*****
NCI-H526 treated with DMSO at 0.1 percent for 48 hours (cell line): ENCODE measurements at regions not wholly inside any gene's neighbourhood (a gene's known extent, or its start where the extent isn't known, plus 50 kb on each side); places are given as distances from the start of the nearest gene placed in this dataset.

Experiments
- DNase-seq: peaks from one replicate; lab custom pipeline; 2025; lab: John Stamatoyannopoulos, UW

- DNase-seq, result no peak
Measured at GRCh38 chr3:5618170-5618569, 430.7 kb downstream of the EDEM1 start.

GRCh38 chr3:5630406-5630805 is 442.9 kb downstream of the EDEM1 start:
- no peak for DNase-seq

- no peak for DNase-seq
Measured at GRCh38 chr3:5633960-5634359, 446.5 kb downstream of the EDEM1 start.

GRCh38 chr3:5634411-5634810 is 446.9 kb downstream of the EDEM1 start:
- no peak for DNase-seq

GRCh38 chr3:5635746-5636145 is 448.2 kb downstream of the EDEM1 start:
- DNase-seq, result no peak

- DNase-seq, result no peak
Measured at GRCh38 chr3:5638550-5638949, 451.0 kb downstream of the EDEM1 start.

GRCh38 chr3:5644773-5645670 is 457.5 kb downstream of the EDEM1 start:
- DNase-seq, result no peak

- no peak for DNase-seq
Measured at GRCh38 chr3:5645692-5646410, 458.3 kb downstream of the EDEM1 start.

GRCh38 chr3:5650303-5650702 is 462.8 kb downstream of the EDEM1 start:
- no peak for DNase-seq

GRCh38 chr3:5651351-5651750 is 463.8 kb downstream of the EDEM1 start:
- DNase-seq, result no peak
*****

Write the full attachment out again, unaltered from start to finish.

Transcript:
NCI-H526 treated with DMSO at 0.1 percent for 48 hours (cell line): ENCODE measurements at regions not wholly inside any gene's neighbourhood (a gene's known extent, or its start where the extent isn't known, plus 50 kb on each side); places are given as distances from the start of the nearest gene placed in this dataset.

Experiments
- DNase-seq: peaks from one replicate; lab custom pipeline; 2025; lab: John Stamatoyannopoulos, UW

- DNase-seq, result no peak
Measured at GRCh38 chr3:5618170-5618569, 430.7 kb downstream of the EDEM1 start.

GRCh38 chr3:5630406-5630805 is 442.9 kb downstream of the EDEM1 start:
- no peak for DNase-seq

- no peak for DNase-seq
Measured at GRCh38 chr3:5633960-5634359, 446.5 kb downstream of the EDEM1 start.

GRCh38 chr3:5634411-5634810 is 446.9 kb downstream of the EDEM1 start:
- no peak for DNase-seq

GRCh38 chr3:5635746-5636145 is 448.2 kb downstream of the EDEM1 start:
- DNase-seq, result no peak

- DNase-seq, result no peak
Measured at GRCh38 chr3:5638550-5638949, 451.0 kb downstream of the EDEM1 start.

GRCh38 chr3:5644773-5645670 is 457.5 kb downstream of the EDEM1 start:
- DNase-seq, result no peak

- no peak for DNase-seq
Measured at GRCh38 chr3:5645692-5646410, 458.3 kb downstream of the EDEM1 start.

GRCh38 chr3:5650303-5650702 is 462.8 kb downstream of the EDEM1 start:
- no peak for DNase-seq

GRCh38 chr3:5651351-5651750 is 463.8 kb downstream of the EDEM1 start:
- DNase-seq, result no peak